Has anyone used an xt-4 vs the om-1 or x-hs2 or indeed vs a second-hand full-frame system?

I have been a Fuji shooter since 2015 and since March [2022] have switched my kit almost entirely over to Olympus/OM System. I have owned both the X-T4 and the OM-1 and I also shoot travel, so some of our experience overlap.

I’ve loved my Fuji gear, but there are two reasons why Oly makes more and more sense to me.

First is size and weight. Fuji is getting larger and heavier. My first “real” Fuji (I started with the X-T10) was the X-T2, which weighed 507g. I traded it in on the X-T4, which weighed 20% more. That 20% was noticeable, but the X-T4 was also chunkier. Blockier. Ergonomically, less enjoyable to use. With the intro of the X-H1 and now the X-H2S Fuji has been getting away from svelte and small and as a stills shooter I feel I’m losing the reason I moved from full-frame DSLR to mirrorless.

My OM-1 weighs the same as the X-T4, but feels better ergonomically. One can look at the dimensions all day and declare them equal, but the OM-1 just fits better, both in my hand and sliding in and out of a bag. The X-H2S is even chunkier and heavier: 9% heavier than the X-T4.

My biggest reason turned out to be image stabilization. I come from the Canon world and owned the excellent 24-105 L f/4 IS and the 70-200 L f/4 IS. Even 10 years ago that IS worked wonders. NOT so with the X-T4. The X-T4’s stabilization was so poor that I thought that the system wasn’t on or broken, until I read this comparison. I’ve also rented the X-S10 and owned the 18-55 f/2.8-4 IS and the performance of both was also “meh.”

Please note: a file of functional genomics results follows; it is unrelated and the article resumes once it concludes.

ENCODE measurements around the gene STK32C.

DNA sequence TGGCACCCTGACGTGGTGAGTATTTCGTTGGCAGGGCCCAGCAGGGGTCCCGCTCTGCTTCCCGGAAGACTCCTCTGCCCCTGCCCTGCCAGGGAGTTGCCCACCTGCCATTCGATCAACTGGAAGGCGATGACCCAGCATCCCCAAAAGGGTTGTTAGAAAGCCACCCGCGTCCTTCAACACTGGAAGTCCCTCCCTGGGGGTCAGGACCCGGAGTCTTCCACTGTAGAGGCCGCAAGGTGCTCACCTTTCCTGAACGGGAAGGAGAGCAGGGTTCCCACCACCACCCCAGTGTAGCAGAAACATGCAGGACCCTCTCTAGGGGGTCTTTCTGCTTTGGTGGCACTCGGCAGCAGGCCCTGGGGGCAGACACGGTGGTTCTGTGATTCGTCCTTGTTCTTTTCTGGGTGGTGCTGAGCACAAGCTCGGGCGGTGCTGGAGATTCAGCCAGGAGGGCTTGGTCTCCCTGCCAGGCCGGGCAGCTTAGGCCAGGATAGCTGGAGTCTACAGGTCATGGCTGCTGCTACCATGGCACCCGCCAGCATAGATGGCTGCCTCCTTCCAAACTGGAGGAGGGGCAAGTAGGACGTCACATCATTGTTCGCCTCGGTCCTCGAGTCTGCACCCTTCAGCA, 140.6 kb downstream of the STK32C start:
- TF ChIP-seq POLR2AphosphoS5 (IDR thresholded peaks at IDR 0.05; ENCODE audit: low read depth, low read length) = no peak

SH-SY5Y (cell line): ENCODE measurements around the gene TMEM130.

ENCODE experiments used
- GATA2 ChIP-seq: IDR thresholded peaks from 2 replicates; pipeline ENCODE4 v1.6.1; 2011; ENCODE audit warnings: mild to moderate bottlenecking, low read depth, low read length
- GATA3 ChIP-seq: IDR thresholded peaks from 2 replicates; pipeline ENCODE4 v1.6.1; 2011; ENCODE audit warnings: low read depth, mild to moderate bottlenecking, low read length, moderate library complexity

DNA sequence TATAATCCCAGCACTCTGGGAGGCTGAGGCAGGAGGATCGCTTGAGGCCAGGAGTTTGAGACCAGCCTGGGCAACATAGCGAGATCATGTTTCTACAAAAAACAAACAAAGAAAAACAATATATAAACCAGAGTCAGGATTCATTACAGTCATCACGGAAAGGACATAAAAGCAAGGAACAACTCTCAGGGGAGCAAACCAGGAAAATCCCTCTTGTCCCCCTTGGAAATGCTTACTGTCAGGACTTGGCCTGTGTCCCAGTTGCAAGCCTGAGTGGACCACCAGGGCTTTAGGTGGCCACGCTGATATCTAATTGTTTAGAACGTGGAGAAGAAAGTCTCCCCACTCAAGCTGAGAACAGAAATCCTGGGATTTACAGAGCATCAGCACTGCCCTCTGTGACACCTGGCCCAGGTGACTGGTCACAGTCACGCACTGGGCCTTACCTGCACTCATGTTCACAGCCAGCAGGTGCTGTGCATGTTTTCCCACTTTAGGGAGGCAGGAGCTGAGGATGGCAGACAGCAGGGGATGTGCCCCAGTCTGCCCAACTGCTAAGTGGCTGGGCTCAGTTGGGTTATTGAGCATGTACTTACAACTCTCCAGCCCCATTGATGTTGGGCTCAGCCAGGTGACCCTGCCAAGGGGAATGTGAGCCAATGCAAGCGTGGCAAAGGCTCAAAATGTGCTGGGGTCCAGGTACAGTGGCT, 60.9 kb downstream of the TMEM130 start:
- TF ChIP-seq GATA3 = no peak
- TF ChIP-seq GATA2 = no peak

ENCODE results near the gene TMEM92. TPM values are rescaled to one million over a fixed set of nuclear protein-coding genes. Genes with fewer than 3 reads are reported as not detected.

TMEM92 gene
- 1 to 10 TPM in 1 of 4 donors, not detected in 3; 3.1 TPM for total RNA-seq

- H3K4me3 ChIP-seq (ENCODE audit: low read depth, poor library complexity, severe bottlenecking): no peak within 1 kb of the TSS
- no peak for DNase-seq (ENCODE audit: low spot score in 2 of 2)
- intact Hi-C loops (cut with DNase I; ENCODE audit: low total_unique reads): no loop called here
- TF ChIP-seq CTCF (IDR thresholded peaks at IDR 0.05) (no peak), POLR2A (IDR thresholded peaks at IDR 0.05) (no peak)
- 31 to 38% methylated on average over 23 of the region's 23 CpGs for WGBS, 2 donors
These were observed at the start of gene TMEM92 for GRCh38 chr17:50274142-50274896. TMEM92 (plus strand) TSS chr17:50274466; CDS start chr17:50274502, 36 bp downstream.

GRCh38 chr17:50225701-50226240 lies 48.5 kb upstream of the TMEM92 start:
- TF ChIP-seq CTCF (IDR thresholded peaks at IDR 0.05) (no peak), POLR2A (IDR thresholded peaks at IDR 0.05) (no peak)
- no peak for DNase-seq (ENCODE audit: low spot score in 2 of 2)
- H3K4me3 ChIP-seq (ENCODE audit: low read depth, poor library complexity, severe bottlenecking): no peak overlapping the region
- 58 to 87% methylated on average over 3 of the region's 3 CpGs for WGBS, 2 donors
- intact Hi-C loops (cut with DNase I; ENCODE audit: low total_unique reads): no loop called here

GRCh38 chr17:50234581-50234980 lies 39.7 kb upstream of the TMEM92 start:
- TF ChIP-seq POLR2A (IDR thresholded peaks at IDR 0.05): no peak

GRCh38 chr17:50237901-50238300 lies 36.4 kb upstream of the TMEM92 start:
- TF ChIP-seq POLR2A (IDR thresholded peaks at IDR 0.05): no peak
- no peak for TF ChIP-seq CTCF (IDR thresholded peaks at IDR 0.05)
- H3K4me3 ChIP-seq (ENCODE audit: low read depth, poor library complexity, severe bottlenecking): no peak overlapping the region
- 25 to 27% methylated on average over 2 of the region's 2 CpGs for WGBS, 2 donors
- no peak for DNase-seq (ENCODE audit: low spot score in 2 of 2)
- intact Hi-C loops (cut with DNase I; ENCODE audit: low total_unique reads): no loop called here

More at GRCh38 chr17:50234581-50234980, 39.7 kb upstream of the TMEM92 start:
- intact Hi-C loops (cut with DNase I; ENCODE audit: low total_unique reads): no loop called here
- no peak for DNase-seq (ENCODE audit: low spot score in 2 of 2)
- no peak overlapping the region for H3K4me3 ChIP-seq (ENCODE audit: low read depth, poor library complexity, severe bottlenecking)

Four months ago on a whim I bought a used E-M1.2 and a 12-40mm f.2.8 PRO for a trip I was taking. The IS is astounding and a week after I got back I traded the E-M1.2 in on an OM-1 and soon after started downsizing my Fuji kit.

How astounding? Here’s how Amateur Photographer describes the X-H2S:

Fujifilm’s in-body stabilisation works well, and I was able to get sharp images hand-held at shutter speeds as slow as 0.6sec when using the 16-55mm f/2.8 zoom at wideangle. This is on a par with cameras like the Sony Alpha 7 IV, although it’s some way off class-leading Micro Four Thirds models such as the Panasonic GH6 and OM System OM-1.

[Management: I didn’t call it out at the time, but “some way off” is doing a lot of heaving lifting in that pull quote, as you’ll see below. I respect and admire Amateur Photographer as a magazine, but I wish camera journalists would report objectively in a way that would allow readers to make informed decisions instead of using language designed not to piss off camera manufacturers. Let’s continue, shall we?]

By comparison, here is a shot from the E-M1.2 at five seconds, handheld:

E-M1MarkII | 12mm | 5sec | f/5.6 | ISO-250

Here’s another at 4 seconds, handheld:

E-M1MarkII | 12mm | 4sec | f/8 | ISO-200

Both images have plenty of detail, even if they’re lacking in artistry. I was pushing the envelope, not trying to be artistic 

In real-world use I just posted three fireworks images on my Flickr feed taken from 1.3 to 2.5 seconds, handheld, all at ISO 200 to keep the shutter speed as slow as possible. When I’m out and about I’ll routinely shoot >1 second shots, just to prove to myself that it is possible.

I’m over 50 and my hands are not as stable as they once were, so IS has turned out to be incredibly important to me, though your mileage may vary. If it’s a priority for you, you’re looking at a system that boasts .6 seconds vs. one that performs at 4+ seconds [Management: “some way off” indeed].

This is an old, though recently active, thread, so if you’re still on the fence see if you can get a long-term test with the E-M1.3. It’ll perform much the same as the OM-1, but it’s easier to get ahold of. I’m still keeping my X-T3 and most of my Fuji glass; my X-T2 was the proverbial one-that-got-away and I’m not making the same mistake twice.

About That Whole “Asexual” Thing…